8. 8. SWOT: Loblaw’s Strengths Strong brand name Position of market share – sales number continue growing 7000 Private-label products (No Name and President’s choice) President’s Organic product President’s Choice Bank and its loyalty program Large amount of fixed assets versus low amount of debt Economy of scale and large knowledge and experience in Canadian market Wide geographic coverage (all Canadian provinces) Social responsibility initiatives, close to the community. 8
    9. 9. SWOT: Loblaw’s Weaknesses Operating margin dropped to 1% in 2006. Return on average total assess of only 2.30% in 2006. Stores are underperforming Complicated corporate structure and weak management Plagued with problems in its distribution systems: broken buyer- supplier relationships, delayed delivering goods, out of stocks Loblaw is not doing fresh food as well as the others are right now Customers accustomed to prices driven by regular sale promotion Customers find difficult to navigate the superstores Lack of experience managing general merchandise inventory 21 banners 9
    10. 10. SWOT: Loblaw’s Opportunities New management team and new business plan Commitment to strategy: Simplify, Innovate, Grow Growing its discount segment, becoming the low-price leader Openings to exploit emerging new technologies Proven product innovation capabilities Large on financial resources to grow the business and pursue promising initiatives Four-year contract with unions and elimination of 20% of its administrative workforce Lack of customer awareness about general merchandise deep discount pricing strategy Joe Fresh Style line of clothing 10
    11. 11. SWOT: Loblaw’s Threats Goodwill is continuously dropped in value Market/book ratio has been decreasing since 2002 Intense competition Major Union problems Grocery sales are growing slower than others year’s average Canadian market is attracting foreign investors Wal-Mart experience in global market has continually pushed its general merchandise dominance forward while developing its food business. 11
    12. 12. SWOT: Conclusions Although the Loblaw faced significant hurdles, the company has an attractive set of strength and resources to restore its profitability and growth. We have identified as alarming weak, its problems with distribution systems and tolerated poor management. A retailed store’s distribution system and management are key success factors. The major threat is that competitors are growing stronger while Loblaw’s consumer satisfaction is decreasing due to the company poor performance. Loblaw’s best opportunity is to capitalize its experience on food market. Loblaw’s commitments to simplify, innovate, and grow under the application of a new business plan is the best opportunity that the company has to be a front-runner again.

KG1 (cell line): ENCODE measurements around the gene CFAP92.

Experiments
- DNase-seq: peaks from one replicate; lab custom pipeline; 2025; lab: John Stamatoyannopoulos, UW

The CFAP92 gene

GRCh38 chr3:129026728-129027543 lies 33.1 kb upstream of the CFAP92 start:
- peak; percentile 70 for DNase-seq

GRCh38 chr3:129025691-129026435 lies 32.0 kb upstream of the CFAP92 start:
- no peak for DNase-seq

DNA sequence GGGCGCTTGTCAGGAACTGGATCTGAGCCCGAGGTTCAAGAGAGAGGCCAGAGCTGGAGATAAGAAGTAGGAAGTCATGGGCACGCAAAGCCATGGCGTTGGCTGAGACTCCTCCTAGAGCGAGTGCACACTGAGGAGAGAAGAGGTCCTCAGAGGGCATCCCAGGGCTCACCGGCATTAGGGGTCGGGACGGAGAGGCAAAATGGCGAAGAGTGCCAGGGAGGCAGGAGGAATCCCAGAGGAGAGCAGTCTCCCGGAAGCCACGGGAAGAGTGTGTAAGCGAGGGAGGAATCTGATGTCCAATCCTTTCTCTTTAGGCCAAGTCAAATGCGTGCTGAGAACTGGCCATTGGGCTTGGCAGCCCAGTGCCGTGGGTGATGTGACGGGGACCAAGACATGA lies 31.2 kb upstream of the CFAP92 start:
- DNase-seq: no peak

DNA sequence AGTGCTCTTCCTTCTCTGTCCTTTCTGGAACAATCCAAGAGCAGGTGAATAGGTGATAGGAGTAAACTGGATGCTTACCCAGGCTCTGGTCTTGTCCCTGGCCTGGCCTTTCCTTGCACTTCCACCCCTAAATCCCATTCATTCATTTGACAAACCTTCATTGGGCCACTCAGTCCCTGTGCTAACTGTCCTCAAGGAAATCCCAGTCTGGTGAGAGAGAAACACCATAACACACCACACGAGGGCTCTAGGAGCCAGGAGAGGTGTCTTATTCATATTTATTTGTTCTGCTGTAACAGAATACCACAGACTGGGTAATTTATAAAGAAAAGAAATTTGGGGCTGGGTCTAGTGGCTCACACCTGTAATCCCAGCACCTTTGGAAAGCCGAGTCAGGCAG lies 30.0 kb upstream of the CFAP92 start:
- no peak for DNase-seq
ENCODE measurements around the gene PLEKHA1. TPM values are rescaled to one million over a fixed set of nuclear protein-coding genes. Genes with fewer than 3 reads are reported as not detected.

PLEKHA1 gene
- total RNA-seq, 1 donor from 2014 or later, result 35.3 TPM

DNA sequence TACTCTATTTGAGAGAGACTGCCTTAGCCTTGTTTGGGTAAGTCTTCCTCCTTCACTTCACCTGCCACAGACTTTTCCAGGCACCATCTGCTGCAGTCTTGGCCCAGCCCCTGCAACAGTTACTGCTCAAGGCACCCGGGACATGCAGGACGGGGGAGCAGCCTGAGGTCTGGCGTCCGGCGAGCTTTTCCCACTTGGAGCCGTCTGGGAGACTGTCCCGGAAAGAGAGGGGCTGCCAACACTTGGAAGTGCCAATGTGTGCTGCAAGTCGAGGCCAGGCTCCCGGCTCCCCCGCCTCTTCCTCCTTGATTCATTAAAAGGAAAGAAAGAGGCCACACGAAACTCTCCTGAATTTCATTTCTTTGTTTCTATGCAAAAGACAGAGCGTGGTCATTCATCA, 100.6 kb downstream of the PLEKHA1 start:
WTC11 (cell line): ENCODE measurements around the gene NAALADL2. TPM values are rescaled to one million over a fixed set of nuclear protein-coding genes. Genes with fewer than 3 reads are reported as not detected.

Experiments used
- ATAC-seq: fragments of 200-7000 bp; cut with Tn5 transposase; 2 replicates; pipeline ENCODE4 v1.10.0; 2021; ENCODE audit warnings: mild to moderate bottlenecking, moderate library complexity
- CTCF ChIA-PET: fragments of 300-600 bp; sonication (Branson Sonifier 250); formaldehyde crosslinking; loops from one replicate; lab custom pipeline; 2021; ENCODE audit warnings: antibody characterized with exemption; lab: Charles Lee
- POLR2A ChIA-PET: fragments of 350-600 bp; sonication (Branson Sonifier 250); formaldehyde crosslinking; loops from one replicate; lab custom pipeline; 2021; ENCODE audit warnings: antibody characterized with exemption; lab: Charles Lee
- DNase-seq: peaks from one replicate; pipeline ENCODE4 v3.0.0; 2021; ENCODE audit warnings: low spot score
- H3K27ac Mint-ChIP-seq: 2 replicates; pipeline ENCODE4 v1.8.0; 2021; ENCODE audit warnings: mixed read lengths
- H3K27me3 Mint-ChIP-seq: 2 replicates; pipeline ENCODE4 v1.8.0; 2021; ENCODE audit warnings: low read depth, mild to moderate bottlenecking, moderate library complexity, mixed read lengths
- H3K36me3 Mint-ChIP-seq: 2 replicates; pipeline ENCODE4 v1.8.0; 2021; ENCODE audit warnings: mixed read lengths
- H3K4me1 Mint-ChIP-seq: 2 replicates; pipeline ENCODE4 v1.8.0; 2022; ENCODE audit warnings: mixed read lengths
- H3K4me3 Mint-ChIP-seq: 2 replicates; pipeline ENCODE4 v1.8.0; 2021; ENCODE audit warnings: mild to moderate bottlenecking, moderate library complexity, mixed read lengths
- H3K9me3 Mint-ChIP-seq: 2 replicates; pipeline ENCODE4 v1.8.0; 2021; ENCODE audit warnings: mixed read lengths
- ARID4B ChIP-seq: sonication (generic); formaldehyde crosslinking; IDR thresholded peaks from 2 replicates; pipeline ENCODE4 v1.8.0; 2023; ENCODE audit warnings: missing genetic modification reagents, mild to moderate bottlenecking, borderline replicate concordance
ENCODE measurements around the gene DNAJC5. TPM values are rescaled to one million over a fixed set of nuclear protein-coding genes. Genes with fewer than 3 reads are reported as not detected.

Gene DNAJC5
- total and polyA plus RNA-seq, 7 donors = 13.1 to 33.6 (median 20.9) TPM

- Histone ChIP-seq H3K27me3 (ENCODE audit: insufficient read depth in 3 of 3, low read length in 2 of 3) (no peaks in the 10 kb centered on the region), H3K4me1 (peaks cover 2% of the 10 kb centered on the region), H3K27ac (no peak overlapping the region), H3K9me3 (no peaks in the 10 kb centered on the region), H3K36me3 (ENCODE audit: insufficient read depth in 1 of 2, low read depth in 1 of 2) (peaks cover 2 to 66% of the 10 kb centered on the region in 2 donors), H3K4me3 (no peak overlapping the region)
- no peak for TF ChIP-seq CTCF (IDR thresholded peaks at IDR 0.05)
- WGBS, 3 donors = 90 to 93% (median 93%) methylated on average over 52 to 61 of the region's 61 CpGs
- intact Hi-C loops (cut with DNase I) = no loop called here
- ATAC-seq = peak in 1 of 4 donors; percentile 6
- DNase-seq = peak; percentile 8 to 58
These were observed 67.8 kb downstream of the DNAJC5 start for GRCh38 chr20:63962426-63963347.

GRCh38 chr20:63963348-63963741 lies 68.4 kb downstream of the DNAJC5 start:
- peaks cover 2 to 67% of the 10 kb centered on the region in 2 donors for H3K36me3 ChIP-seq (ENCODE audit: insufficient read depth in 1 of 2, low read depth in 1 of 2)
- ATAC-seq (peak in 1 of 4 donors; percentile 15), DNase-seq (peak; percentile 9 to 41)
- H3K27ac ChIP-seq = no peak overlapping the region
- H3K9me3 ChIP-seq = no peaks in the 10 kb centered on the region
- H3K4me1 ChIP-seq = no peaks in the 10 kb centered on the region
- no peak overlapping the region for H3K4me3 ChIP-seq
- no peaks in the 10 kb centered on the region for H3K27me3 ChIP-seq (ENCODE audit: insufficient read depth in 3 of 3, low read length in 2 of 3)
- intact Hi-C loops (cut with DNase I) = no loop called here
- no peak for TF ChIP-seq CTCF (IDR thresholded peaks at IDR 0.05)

13. 13. Wal-Mart market entry Wal-Mart poses a serious threat to other grocers  Economies of scale and scope  Everyday low pricing  Supplier influence  State-of –art distribution system Wal-Mart built a super-centers and rapid expansion forthcoming.  In 2007 groceries accounted for 31% of total sales 13
    14. 14. February 2007: 100-day review“We are not delivering the right value for money and we are not getting the credit with the customer for investments that we do make,” said chairman Galen Weston Jr.Proposed actions by executing and analysts: Clear out excess inventory and improve stocking Strong offering of private labels, de-emphasize national brands and eliminate redundant sizes Reduce space allocated to general merchandise. Devote more are to food or reduce the size of stores Lower prices for selected items to retain its customers Improved differentiation between the smaller conventional Loblaw supermarkets and the larger discount outlets Reconstruction of the famous Maple leaf Gardens in downtown Toronto 14
    15. 15. Summary Loblaw has begun to reorganize its business strategy however it is evident that change is imminent. 15
    16. 16. Discussion Questions What are Loblaw’s challenges? What issues should Loblaw’s executives be most concerned about? Why? What specific actions should Loblaw take to improve its competitiveness against Wal-Mart? 16
    17. 17. References• Canadian Council of Grocery Distributors (CCGD) http://www.ccgd.ca/home/en/index.html• Loblaw Companies Limited, http://www.loblaw.com/ • 2006 Loblaw Annual Report, http://www.loblaw.com/en/lcl_ar06e/downloads/lcl_ar2006_eng.pdf• Thompson, A. A. Jr., Strickland, A. J. III, & Gamble, J. E. (2009). Crafting & Executing Strategy: The Quest for Competitive Advantage: Concepts and Cases, Sixteenth Edition. New York, N.Y.: McGraw-Hill/Irwin 17